Let's start with full disclosure: I LOVE books about about languages, especially their history. The Story of Spanish by Nadeau and Barlow is a fascinating and comprehensive new entry in this genre, the gold standard of which is: The Mother Tongue by Bill Bryson.
Spanish is a romance language, like French, Italian, Portuguese, and Romanian, derived from vulgar (spoken) Latin, all of which belong the the Indo-European languages and trace back to Sanskrit, and maybe something even older Ice Age Superlanguage.
This book is full of wonderful trivia like the Iberian peninsula was named before the Romans by the Phoenicians and means something Land of Rabbits, and canoe and barbecue are native American words from the time of Columbus that English received through Spanish. In addition to etymology, spelling, grammar, this extensive book also covers history, politics, economics and sociology of both Iberia and Latin America for the last 2,000 years.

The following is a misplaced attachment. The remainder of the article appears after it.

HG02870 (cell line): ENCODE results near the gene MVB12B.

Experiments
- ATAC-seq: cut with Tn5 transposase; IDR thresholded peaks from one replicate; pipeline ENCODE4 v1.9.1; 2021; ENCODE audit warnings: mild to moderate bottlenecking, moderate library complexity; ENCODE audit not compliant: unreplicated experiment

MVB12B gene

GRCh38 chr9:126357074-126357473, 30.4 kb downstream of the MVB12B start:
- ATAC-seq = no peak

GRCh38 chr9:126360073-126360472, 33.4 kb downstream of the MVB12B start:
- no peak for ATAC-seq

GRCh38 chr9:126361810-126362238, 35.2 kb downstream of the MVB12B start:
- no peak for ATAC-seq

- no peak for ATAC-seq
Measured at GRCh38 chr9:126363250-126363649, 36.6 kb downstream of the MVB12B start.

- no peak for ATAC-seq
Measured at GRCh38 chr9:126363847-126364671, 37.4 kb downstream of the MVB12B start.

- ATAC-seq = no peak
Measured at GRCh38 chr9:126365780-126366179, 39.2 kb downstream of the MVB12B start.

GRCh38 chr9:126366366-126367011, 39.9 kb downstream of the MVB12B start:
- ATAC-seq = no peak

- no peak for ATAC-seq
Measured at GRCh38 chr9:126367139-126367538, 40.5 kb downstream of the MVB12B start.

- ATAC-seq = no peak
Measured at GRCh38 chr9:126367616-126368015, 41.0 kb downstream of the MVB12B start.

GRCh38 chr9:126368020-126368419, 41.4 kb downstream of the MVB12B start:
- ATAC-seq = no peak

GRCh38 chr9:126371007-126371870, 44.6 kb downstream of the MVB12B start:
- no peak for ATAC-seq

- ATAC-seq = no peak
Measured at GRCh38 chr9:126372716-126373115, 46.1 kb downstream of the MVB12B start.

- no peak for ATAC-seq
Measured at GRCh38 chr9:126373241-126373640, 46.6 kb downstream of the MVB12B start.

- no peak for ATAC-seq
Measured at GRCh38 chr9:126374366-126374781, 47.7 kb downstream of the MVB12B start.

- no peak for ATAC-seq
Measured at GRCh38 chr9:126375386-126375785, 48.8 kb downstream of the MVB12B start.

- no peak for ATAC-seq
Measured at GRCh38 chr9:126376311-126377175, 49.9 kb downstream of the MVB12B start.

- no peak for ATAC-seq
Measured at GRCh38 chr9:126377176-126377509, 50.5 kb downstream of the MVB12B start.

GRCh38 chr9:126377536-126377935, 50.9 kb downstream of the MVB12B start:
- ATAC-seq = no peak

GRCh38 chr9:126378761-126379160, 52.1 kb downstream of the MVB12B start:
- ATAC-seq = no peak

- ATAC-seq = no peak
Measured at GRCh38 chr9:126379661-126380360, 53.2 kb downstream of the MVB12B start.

All of which leads to my one small complaint ... parts of this book veer far from language into politics (Spain lost it's premier position in the world because of the Inquisition) and promotion (I can't even count the number of times the Spanish-language Nobel prizes are mentioned.) Some sections are just long lists of Spanish-language authors and accomplishments - reminiscent of Oscar acceptance speeches.
Overall a wonderful book for anyone interested in language and words.
For more, listen to this free podcast: PRI's Patrick Cox interviews Julie Barlow.
I received a free copy of this book from the Goodreads First Reads program.
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